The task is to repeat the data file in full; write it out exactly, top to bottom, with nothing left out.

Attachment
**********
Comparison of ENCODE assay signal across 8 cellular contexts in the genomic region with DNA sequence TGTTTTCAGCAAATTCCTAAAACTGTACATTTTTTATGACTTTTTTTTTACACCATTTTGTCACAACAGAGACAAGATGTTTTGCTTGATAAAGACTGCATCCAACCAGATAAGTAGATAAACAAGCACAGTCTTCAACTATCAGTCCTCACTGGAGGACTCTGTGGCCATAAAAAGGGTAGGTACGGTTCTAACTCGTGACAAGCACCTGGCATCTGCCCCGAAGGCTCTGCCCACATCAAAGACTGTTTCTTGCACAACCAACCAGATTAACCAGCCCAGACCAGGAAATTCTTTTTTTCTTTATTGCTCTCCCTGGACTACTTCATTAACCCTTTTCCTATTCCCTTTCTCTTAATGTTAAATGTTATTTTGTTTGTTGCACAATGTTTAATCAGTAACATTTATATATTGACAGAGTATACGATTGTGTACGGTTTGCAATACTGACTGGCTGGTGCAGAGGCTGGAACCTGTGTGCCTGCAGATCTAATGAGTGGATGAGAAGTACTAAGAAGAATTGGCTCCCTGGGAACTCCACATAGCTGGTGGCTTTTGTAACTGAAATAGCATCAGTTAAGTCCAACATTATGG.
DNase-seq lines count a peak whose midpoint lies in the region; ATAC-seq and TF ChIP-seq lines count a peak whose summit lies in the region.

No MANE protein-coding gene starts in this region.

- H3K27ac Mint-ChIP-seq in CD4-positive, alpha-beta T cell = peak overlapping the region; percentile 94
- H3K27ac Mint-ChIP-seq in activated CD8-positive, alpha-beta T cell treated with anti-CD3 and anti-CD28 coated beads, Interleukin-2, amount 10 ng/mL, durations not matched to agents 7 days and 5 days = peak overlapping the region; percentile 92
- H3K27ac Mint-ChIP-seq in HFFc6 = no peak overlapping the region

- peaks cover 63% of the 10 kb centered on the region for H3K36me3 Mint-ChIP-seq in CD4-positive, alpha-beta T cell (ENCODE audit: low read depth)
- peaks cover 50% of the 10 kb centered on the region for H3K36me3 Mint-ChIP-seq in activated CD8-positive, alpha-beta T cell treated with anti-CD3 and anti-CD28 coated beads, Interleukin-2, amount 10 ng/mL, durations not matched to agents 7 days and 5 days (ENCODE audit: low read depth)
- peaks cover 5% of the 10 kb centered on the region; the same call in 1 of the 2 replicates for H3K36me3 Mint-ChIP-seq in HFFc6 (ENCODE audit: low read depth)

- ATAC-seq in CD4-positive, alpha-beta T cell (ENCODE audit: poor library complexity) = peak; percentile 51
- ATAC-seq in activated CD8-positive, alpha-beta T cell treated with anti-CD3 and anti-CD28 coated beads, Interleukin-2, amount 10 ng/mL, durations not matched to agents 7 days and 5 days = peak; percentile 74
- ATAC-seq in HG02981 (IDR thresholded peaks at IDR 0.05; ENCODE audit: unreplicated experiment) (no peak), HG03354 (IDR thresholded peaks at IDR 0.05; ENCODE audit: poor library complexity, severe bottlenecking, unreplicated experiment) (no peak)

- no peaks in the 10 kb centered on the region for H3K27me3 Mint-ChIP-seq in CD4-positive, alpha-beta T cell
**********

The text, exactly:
Comparison of ENCODE assay signal across 8 cellular contexts in the genomic region with DNA sequence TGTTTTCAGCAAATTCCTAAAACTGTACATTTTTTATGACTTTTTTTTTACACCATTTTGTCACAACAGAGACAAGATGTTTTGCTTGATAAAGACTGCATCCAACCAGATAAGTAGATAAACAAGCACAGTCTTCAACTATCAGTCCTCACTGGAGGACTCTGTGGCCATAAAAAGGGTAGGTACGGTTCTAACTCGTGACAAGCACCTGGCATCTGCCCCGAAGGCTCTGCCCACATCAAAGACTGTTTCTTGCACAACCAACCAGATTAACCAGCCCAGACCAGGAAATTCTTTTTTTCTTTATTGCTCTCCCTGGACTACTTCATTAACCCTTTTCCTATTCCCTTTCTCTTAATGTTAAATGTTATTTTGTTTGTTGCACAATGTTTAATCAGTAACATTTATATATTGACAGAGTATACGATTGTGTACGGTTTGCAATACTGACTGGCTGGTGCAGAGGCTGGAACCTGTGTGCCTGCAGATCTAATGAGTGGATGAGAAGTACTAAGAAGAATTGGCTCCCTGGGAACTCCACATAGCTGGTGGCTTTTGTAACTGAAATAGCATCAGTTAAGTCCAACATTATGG.
DNase-seq lines count a peak whose midpoint lies in the region; ATAC-seq and TF ChIP-seq lines count a peak whose summit lies in the region.

No MANE protein-coding gene starts in this region.

- H3K27ac Mint-ChIP-seq in CD4-positive, alpha-beta T cell = peak overlapping the region; percentile 94
- H3K27ac Mint-ChIP-seq in activated CD8-positive, alpha-beta T cell treated with anti-CD3 and anti-CD28 coated beads, Interleukin-2, amount 10 ng/mL, durations not matched to agents 7 days and 5 days = peak overlapping the region; percentile 92
- H3K27ac Mint-ChIP-seq in HFFc6 = no peak overlapping the region

- peaks cover 63% of the 10 kb centered on the region for H3K36me3 Mint-ChIP-seq in CD4-positive, alpha-beta T cell (ENCODE audit: low read depth)
- peaks cover 50% of the 10 kb centered on the region for H3K36me3 Mint-ChIP-seq in activated CD8-positive, alpha-beta T cell treated with anti-CD3 and anti-CD28 coated beads, Interleukin-2, amount 10 ng/mL, durations not matched to agents 7 days and 5 days (ENCODE audit: low read depth)
- peaks cover 5% of the 10 kb centered on the region; the same call in 1 of the 2 replicates for H3K36me3 Mint-ChIP-seq in HFFc6 (ENCODE audit: low read depth)

- ATAC-seq in CD4-positive, alpha-beta T cell (ENCODE audit: poor library complexity) = peak; percentile 51
- ATAC-seq in activated CD8-positive, alpha-beta T cell treated with anti-CD3 and anti-CD28 coated beads, Interleukin-2, amount 10 ng/mL, durations not matched to agents 7 days and 5 days = peak; percentile 74
- ATAC-seq in HG02981 (IDR thresholded peaks at IDR 0.05; ENCODE audit: unreplicated experiment) (no peak), HG03354 (IDR thresholded peaks at IDR 0.05; ENCODE audit: poor library complexity, severe bottlenecking, unreplicated experiment) (no peak)

- no peaks in the 10 kb centered on the region for H3K27me3 Mint-ChIP-seq in CD4-positive, alpha-beta T cell